"Until now, no one has had a good explanation as to the proliferation of artists in the mid-late 19th century."

I think the main cause would be the development of wood engraving techniques - especially the skilled craftsmen. A wood block is the same height as metal type and can be printed with the type. Steel engravings and lithographs have to be printed on separate sheets of paper.

Later on, there was the development of stereotypes, allowing wood blocks to be cloned in metal for long print runs; and then, in the 1880s, the photographic process for reproducing pen and ink drawings directly on copper.

anthonyfransella said...

My father has a largish collection of LIN books, and there are indeed a great number and variety of wonderful illustrations/engravings contained therein.

Marc Tellier said...

Interesting post!

>>>>>Van Gogh also mentions Vierge a couple times.

Daniel Vierge was really an awesome artist of that era.

Amazing spontaneous strokes and impressive "Vignetting" compositions.

Marc

Mr. Wales said...

Though it isn't manga as we think of it today, the first volume of the Hokusai manga was published in 1814. At that time, manga as a term meant "casual sketches" more than sequential art.

Felipe Gaona said...

I think saying that it laid the ground for japanese Manga is an exaggeration, Japan had emakimono, illustrated stories painted on scrolls, from way back.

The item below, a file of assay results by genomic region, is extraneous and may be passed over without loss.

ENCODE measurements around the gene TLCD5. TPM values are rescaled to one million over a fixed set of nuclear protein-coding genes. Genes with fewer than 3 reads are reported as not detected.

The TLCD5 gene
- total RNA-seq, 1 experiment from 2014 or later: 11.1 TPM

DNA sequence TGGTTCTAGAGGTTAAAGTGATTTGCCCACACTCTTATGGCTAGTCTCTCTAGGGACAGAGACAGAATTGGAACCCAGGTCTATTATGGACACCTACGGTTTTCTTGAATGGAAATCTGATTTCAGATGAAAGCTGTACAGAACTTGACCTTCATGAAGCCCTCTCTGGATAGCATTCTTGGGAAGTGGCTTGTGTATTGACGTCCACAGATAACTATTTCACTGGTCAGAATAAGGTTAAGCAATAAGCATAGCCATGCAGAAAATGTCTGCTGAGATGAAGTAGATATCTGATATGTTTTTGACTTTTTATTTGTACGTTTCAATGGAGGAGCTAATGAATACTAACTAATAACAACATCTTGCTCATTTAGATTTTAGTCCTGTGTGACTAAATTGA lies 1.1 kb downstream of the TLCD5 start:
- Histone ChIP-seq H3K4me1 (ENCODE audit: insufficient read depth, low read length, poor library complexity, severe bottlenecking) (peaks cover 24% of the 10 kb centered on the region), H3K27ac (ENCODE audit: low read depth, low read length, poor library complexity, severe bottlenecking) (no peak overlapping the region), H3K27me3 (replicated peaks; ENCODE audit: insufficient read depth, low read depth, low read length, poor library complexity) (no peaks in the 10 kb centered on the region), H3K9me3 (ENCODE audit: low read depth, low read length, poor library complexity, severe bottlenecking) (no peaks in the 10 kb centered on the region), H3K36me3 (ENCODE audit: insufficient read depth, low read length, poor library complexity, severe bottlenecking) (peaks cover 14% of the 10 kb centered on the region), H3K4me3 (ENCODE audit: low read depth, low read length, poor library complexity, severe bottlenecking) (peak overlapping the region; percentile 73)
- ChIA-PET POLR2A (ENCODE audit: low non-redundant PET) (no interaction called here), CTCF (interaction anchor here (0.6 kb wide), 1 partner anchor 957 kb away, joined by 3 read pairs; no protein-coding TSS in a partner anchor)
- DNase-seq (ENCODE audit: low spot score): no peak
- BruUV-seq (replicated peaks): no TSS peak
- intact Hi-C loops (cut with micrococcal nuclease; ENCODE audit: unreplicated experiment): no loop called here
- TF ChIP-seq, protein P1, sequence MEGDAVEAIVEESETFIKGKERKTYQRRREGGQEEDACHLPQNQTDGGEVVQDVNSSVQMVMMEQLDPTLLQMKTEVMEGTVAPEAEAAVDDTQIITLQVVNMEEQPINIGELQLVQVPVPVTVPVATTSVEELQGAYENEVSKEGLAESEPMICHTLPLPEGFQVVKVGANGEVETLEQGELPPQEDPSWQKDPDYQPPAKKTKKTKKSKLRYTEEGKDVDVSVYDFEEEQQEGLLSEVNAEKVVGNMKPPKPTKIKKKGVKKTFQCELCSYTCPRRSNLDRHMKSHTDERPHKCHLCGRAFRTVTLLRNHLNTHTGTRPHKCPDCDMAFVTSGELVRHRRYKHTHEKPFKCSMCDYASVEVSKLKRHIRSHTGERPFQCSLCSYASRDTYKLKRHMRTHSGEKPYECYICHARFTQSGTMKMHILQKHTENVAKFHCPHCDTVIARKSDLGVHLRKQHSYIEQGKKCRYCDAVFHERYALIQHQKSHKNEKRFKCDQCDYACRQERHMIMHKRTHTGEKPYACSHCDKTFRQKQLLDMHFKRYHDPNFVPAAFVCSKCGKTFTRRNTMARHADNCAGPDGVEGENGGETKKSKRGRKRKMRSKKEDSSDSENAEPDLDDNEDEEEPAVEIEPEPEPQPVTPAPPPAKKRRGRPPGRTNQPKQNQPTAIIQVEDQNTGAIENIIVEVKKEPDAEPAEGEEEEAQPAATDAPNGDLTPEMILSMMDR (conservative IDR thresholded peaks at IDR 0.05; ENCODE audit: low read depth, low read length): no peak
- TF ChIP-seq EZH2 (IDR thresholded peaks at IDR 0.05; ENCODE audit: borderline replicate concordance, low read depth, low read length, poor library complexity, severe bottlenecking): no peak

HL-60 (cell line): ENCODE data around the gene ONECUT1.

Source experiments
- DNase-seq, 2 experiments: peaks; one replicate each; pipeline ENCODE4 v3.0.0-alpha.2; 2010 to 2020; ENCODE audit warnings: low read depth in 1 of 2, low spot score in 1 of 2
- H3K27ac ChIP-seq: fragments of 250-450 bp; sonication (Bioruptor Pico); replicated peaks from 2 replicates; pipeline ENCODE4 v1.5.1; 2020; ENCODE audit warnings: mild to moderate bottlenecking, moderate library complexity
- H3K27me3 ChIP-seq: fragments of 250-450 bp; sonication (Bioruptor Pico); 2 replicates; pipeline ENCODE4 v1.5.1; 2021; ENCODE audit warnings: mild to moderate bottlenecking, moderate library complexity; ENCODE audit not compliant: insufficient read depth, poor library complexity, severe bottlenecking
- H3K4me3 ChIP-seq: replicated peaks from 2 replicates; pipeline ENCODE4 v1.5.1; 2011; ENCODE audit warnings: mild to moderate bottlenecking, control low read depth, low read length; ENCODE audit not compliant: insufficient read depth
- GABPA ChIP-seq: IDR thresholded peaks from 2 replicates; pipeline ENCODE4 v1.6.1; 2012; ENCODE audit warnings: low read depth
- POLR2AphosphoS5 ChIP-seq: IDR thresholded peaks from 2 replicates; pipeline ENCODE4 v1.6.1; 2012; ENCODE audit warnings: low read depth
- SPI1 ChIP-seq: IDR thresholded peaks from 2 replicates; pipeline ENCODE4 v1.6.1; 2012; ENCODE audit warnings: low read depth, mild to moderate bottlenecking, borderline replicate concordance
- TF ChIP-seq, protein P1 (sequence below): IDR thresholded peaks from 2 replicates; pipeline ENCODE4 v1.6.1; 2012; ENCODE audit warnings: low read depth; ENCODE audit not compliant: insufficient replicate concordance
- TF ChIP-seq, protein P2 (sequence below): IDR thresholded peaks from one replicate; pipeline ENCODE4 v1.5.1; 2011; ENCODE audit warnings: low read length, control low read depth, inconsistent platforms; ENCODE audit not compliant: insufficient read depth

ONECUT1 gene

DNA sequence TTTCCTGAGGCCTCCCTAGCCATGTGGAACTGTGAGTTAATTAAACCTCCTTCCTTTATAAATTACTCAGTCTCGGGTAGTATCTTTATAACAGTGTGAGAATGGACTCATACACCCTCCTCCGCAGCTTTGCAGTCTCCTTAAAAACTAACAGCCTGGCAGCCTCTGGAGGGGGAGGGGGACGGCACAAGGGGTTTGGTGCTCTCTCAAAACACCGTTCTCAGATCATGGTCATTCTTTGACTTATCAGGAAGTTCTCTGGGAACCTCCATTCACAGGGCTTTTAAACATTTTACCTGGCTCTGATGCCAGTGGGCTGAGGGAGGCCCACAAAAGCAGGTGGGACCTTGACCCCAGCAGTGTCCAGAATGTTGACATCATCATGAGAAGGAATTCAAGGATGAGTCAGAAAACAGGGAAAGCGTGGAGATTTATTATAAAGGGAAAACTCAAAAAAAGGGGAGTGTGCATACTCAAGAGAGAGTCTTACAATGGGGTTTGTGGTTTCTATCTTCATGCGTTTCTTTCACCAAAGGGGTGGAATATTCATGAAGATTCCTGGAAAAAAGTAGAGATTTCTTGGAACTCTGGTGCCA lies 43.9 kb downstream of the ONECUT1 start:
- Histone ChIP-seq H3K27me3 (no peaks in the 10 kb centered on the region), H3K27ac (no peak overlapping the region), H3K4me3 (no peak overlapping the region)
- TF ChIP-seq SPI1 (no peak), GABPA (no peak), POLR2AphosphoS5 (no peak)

bmkane1 said...

I do not deny that various forms of illustrated art existed in Japan prior to Wirgman, but his impact cannot be denied. The Japanese loanword, ponchi-e, or "Punch-pictures," is directly attributed to "The Japan Punch," and became that language’s first word for cartoon. -B. Kane

Tayete said...

I remember reading in a sci-fi book (I am afraid I cannot remember its name), how an artist that traveled to the past (the year when the Statue of Liberty was installed) drew a sketch for a miss he liked. She didn't seem to understand the sketch, as he had drawn it in "modern style", that is, no crosshatching, just lines and such.
Then he remembered how people of that age were so used to newspaper sketches and drawings, that they couldn't "vision" well his drawing, it meant nothing to them.
Adding some crosshatching and values made it, and he finally got the girl (happy end - tachaaaan)

John-Paul Balmet said...